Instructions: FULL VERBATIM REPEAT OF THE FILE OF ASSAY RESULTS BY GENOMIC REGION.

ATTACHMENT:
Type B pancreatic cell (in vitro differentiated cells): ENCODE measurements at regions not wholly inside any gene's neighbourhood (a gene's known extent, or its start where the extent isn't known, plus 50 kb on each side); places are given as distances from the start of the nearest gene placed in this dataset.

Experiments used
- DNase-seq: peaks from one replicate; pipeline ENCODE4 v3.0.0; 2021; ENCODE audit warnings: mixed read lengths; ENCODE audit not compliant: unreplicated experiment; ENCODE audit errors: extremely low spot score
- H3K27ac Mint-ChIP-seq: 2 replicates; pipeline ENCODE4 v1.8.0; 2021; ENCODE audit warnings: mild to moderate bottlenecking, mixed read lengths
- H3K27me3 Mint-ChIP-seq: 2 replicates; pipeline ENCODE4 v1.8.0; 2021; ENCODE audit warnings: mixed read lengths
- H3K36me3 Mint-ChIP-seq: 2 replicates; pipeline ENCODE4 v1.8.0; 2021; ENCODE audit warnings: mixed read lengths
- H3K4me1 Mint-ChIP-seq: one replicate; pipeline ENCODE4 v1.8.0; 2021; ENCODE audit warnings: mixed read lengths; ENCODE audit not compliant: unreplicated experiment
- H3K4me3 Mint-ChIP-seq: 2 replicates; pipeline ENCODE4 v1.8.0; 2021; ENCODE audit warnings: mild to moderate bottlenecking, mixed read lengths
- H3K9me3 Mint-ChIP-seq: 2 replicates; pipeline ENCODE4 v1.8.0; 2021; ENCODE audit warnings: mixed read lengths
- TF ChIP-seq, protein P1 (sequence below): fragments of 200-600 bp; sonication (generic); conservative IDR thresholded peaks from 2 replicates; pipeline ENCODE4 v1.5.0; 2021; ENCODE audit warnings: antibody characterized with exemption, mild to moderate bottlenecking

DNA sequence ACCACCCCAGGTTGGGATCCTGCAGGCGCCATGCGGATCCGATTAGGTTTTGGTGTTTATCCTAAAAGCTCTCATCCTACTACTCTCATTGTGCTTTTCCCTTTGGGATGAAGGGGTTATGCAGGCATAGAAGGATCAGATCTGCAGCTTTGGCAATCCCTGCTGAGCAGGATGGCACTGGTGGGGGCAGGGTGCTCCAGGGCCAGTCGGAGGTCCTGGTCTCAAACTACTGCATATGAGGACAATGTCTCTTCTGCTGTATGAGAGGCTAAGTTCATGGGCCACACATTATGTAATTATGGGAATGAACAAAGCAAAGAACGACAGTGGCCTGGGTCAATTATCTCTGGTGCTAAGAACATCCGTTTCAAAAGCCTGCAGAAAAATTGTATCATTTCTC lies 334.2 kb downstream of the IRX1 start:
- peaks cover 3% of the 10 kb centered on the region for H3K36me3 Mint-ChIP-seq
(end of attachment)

Type B pancreatic cell (in vitro differentiated cells): ENCODE measurements at regions not wholly inside any gene's neighbourhood (a gene's known extent, or its start where the extent isn't known, plus 50 kb on each side); places are given as distances from the start of the nearest gene placed in this dataset.

Experiments used
- DNase-seq: peaks from one replicate; pipeline ENCODE4 v3.0.0; 2021; ENCODE audit warnings: mixed read lengths; ENCODE audit not compliant: unreplicated experiment; ENCODE audit errors: extremely low spot score
- H3K27ac Mint-ChIP-seq: 2 replicates; pipeline ENCODE4 v1.8.0; 2021; ENCODE audit warnings: mild to moderate bottlenecking, mixed read lengths
- H3K27me3 Mint-ChIP-seq: 2 replicates; pipeline ENCODE4 v1.8.0; 2021; ENCODE audit warnings: mixed read lengths
- H3K36me3 Mint-ChIP-seq: 2 replicates; pipeline ENCODE4 v1.8.0; 2021; ENCODE audit warnings: mixed read lengths
- H3K4me1 Mint-ChIP-seq: one replicate; pipeline ENCODE4 v1.8.0; 2021; ENCODE audit warnings: mixed read lengths; ENCODE audit not compliant: unreplicated experiment
- H3K4me3 Mint-ChIP-seq: 2 replicates; pipeline ENCODE4 v1.8.0; 2021; ENCODE audit warnings: mild to moderate bottlenecking, mixed read lengths
- H3K9me3 Mint-ChIP-seq: 2 replicates; pipeline ENCODE4 v1.8.0; 2021; ENCODE audit warnings: mixed read lengths
- TF ChIP-seq, protein P1 (sequence below): fragments of 200-600 bp; sonication (generic); conservative IDR thresholded peaks from 2 replicates; pipeline ENCODE4 v1.5.0; 2021; ENCODE audit warnings: antibody characterized with exemption, mild to moderate bottlenecking

DNA sequence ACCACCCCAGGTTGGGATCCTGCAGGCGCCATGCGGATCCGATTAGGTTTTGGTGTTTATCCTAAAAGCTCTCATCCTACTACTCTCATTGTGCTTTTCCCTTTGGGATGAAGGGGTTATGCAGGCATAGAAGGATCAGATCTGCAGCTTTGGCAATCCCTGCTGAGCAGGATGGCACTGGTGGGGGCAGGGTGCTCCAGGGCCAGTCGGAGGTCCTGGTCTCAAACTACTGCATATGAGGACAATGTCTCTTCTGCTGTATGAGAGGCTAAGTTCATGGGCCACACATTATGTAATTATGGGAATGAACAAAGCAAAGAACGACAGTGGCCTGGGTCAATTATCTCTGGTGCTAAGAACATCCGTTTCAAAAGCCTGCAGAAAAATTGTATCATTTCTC lies 334.2 kb downstream of the IRX1 start:
- peaks cover 3% of the 10 kb centered on the region for H3K36me3 Mint-ChIP-seq